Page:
She was a funny old girl very determined and very brave. She and my grandmother used to chuckle over the stories they could tell of Uncle Matt. Evidently this gentleman made a habit of grumbling about his dinner, no matter what was set before him. He always said the same thing “what muck is this then”. Annie would say it was no muck and many a man would be glad of it etc. etc. whereupon he would fling it away. One day she went to grandmother’s very distressed and told her he had flung away his dinner again and said he would rather have dog muck as eat that rubbish. Now grandmother never had any trouble like this. She said “well Annie, you can easily satisfy him there”.
It set the notion in Annie’s head and she soon was thoroughly enjoying the thought of seeing his face the next day when she put grandmother’s suggestion into action. Sure as life “what’s this muck then?” She removed the cover and said “something you’ve been asking for for a long time Matt, and I hope you enjoy it”.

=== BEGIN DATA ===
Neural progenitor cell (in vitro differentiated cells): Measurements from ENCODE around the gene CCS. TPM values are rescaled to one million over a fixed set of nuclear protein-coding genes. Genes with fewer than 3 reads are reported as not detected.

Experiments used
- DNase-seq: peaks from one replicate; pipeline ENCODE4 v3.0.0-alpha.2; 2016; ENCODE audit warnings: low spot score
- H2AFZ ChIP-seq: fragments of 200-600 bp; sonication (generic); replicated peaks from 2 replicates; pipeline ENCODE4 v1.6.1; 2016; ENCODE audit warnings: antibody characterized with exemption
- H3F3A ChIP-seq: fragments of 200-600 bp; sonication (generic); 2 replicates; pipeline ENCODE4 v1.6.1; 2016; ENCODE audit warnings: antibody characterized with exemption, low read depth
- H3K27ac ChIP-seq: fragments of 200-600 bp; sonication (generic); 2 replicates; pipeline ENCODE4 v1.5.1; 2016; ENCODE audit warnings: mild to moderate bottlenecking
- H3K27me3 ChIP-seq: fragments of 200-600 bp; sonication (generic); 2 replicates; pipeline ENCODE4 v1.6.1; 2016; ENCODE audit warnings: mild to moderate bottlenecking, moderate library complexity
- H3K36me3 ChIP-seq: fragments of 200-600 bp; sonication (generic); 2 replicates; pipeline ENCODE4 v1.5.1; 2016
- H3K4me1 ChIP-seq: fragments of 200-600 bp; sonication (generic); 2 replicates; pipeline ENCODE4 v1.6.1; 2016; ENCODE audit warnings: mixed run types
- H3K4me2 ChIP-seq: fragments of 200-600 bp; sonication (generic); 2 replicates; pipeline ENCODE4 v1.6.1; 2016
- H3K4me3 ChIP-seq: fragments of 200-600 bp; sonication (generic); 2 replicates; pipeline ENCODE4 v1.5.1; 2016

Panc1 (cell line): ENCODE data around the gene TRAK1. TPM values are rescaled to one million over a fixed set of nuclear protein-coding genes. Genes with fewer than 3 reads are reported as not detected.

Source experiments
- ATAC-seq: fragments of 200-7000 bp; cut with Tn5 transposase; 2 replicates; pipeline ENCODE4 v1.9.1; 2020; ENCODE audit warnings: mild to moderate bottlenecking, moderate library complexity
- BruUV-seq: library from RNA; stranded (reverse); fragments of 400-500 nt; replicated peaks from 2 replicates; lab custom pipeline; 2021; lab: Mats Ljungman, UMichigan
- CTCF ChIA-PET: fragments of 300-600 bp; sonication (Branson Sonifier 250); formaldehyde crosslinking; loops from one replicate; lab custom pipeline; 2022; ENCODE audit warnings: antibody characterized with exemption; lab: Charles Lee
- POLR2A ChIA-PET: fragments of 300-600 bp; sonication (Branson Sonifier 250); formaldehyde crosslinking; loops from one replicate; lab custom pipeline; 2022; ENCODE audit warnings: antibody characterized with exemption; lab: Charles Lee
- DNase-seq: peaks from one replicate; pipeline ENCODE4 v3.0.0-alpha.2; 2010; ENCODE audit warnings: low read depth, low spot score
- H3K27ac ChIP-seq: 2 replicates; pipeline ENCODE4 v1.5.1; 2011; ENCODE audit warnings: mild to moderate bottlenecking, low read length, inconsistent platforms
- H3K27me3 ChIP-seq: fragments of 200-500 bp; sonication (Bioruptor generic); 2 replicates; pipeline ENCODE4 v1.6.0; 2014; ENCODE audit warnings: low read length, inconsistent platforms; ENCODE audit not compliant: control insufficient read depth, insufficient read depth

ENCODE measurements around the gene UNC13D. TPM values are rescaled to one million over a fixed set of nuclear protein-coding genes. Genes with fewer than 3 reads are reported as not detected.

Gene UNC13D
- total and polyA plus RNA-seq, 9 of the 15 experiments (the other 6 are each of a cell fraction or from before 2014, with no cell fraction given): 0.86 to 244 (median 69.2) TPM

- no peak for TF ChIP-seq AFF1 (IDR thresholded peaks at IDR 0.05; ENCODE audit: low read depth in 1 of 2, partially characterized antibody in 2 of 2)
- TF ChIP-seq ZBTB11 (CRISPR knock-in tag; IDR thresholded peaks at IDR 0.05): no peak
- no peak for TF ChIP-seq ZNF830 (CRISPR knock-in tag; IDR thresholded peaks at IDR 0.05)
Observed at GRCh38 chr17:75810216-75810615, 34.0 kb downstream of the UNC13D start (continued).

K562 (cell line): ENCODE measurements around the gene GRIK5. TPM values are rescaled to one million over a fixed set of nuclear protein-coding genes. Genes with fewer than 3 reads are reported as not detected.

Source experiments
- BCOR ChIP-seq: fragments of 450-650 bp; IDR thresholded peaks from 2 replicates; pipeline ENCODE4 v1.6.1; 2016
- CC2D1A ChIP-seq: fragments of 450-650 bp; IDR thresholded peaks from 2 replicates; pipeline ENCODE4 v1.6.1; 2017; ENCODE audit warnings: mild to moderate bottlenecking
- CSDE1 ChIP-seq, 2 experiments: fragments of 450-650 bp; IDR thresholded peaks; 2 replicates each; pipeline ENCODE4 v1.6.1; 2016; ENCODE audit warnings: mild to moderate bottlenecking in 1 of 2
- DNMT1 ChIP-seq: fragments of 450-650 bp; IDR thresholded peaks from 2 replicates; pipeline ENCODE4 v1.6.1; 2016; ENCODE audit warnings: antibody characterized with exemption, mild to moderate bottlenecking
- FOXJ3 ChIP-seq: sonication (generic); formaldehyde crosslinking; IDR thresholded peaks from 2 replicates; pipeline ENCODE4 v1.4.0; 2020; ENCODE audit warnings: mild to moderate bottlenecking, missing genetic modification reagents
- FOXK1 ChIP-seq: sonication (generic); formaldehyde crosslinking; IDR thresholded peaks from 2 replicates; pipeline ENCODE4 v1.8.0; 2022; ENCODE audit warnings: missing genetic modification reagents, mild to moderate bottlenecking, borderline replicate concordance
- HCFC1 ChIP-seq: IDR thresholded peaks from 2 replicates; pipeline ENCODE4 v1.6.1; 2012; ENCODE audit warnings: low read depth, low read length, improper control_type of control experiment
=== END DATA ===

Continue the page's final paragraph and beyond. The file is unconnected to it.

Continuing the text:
He never grumbled again, but he never mended his manners either and at last decided to disappear altogether. She used to say it was the best thing that ever happened to her. What a woman, scarcely five feet high with a face so thin and weather beaten that her eyes, nose and ears swamped her head, but she was afraid of no-one. Isn’t it funny the things you associate with people when you are young.
I remember one day when I walked across to the back yard, and as I put my hand out to lift the sneck I thought my goodness that looks like my uncle’s face. And do you know to this day when I look at an old fashioned sneck I am reminded of him, I think it was the way he wore his cap tilted over his brow. Many of the men who lived at the Cottages were very small in stature. It seems to me, as I look back and remember that this present age is much taller than they were then, although my father was nearly six feet and very straight. People always thought he was a member of the volunteers.